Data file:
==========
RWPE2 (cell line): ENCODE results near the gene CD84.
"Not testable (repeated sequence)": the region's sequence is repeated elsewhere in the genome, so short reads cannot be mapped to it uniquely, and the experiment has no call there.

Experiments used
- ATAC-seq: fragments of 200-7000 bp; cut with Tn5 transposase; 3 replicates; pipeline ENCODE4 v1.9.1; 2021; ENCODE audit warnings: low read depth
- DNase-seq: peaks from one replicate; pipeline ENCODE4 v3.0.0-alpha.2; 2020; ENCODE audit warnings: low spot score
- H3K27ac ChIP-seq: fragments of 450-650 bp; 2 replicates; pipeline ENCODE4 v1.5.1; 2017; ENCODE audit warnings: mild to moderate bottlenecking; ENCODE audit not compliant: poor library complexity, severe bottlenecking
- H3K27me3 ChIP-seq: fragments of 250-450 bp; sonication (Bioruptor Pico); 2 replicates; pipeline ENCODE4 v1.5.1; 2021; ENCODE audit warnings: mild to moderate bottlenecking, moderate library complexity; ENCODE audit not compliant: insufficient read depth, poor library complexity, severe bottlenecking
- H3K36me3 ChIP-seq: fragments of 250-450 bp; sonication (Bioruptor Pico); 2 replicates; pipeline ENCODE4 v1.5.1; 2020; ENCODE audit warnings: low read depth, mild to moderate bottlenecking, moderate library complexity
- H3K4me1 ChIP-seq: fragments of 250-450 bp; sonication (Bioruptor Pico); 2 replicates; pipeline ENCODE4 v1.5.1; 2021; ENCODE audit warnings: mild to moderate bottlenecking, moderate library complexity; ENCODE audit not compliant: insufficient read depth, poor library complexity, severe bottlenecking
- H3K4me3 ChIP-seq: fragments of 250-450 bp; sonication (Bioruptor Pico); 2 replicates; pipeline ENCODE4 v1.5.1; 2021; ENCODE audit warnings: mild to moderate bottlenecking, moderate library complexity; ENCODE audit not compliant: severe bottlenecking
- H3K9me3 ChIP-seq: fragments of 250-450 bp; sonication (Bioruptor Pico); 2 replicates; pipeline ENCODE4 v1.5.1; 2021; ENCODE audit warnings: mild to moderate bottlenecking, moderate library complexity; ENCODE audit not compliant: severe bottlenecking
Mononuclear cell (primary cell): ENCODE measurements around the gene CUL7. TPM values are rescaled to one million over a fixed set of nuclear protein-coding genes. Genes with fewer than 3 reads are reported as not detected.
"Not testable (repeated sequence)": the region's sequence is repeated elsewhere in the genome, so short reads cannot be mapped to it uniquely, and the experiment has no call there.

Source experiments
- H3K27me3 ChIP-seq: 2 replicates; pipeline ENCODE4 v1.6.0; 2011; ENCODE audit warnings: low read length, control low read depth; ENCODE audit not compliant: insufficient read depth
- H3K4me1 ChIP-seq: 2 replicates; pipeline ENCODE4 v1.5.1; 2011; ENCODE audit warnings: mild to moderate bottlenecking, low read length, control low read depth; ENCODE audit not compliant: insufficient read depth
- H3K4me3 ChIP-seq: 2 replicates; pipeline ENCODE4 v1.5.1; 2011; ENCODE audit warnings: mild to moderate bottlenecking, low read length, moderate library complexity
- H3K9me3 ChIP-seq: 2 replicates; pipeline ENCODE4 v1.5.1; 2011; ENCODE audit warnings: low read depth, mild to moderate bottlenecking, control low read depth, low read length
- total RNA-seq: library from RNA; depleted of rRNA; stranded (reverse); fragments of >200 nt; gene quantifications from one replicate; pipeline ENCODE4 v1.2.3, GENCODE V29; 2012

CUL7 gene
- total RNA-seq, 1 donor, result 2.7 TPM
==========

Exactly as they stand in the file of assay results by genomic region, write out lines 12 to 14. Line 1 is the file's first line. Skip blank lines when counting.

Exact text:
Mononuclear cell (primary cell): ENCODE measurements around the gene CUL7. TPM values are rescaled to one million over a fixed set of nuclear protein-coding genes. Genes with fewer than 3 reads are reported as not detected.
"Not testable (repeated sequence)": the region's sequence is repeated elsewhere in the genome, so short reads cannot be mapped to it uniquely, and the experiment has no call there.

Source experiments